Have you spotted any other interesting stats and facts from the Canadian Grand Prix? Share them in the comments.

2015 Canadian Grand Prix

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Author information

Keith Collantine
Lifelong motor sport fan Keith set up RaceFans in 2005 - when it was originally called F1 Fanatic. Having previously worked as a motoring...

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116 comments on “Hamilton can equal 45-year-old record at next race”

  1. only the Manor drivers and Fernando Alonso yet to score

    Oh dear. What does the samurai have to say about that?!

    1. @bullfrog – We keep positive and I believe in the project. I have seen many good things-e for the future that look promising. We will keep pushing.

      Or ‘Whuuaha!’

      1. ColdFly F1 (@)
        8th June 2015, 16:52

        I believe Alonso was 6th in sector 1 during qualifying. I guess that shows the strength of the chassis.
        They just need more (reliable) power and less fuel consumption from that thing in the back!
        @xtwl, @bullfrog

        1. @coldfly – Their chassis has been average at best since 2012…

    2. To add more insult, Alonso was asked yesterday to lift off due to fuel usage!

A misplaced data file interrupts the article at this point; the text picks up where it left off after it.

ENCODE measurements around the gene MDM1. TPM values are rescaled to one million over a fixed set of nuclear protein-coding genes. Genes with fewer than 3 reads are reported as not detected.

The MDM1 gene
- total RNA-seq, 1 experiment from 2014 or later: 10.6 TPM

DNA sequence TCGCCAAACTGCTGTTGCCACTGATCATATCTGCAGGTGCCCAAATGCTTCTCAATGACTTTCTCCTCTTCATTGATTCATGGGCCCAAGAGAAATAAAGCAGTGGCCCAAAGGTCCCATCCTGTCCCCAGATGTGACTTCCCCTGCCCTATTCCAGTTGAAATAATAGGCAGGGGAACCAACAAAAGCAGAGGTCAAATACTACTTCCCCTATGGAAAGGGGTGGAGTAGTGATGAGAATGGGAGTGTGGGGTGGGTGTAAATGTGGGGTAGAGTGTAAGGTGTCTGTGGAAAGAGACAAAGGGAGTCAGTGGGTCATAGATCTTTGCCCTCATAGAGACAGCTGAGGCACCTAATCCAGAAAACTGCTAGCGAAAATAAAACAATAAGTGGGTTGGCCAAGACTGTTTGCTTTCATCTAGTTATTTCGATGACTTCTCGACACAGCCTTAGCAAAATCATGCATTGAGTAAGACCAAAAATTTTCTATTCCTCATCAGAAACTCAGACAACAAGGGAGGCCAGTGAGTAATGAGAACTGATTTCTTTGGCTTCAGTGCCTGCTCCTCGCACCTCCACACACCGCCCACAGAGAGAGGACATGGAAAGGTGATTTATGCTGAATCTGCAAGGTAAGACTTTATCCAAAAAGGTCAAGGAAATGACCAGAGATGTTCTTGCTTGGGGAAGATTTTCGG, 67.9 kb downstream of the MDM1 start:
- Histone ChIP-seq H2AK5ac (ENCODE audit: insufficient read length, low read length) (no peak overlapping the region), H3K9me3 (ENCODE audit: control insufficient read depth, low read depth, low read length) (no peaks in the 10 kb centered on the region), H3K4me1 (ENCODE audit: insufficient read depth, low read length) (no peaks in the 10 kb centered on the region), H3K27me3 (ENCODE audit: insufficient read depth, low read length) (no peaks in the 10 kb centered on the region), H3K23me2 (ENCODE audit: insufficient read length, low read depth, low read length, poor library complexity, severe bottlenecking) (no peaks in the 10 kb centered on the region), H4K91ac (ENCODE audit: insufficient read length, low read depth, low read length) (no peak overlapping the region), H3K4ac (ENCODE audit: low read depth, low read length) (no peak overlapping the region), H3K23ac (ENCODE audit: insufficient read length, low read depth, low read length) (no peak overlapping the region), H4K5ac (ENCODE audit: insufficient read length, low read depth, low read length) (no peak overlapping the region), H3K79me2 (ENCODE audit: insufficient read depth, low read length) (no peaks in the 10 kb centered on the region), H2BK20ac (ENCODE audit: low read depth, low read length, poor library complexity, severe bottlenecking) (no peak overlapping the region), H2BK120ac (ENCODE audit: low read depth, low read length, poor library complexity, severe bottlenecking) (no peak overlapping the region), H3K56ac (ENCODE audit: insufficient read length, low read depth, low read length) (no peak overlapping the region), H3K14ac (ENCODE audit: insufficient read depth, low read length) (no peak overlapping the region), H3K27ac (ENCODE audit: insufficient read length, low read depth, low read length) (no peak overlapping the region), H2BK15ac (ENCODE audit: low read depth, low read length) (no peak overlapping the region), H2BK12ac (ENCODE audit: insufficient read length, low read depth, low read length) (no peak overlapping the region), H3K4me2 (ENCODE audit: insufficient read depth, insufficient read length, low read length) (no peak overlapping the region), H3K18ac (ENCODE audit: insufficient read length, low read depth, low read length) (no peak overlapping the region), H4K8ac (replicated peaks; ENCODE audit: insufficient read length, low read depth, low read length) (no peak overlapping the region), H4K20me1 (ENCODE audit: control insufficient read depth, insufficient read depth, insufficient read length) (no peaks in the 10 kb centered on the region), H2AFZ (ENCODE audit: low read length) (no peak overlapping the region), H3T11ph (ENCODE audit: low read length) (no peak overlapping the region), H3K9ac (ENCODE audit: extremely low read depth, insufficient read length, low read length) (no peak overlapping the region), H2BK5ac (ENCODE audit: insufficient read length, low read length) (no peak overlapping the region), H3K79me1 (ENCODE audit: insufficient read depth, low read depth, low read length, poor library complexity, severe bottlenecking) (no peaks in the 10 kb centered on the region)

The only advantage for a car low on horsepower is usually a better fuel efficiency. Looks like Honda is as thirsty as the others even if low on power!

      1. When you’re down on power, you’re sitting at the top of the rev range for longer as you’re slower down the straight. Hence you burn more fuel. On a track like Canada, that’s magnified given how long those straights are.

        A better performing PU will use marginally less fuel, as it’ll spend less time at full power along the straight. Multiply that by a race distance and you explain the consumption.

        JB gave this reason in an interview with Sky F1 after the race. The Honda engine isn’t thirstier than the others, it’s just needing to work harder for longer.

        1. So says Mr Horner!

      2. Check Top Gear’s fuel economy test with a Prius vs a M3, https://youtu.be/JmxUsGiGp3w?t=258

        The Prius did 10 laps full throttle while the M3 could cruise around following it using a lot less fuel.

        Not very scientific, but it’s the same concept here, as JC (and Jeremy Clarkson too, coincidentially) says: being low on power means having to push the engine a lot more to achieve the same speed. Nevermind trying to catch up with the others.

        1. pxcmerc (@)
          9th June 2015, 0:15

          efficiency is an optimization problem, a prius at full throttle is not inside it’s optimum window, I would bet. Hybrids really are not that great for track driving anyways, unless you are recovering energy, they are just extra weight, and you will get better fuel economy with less weight.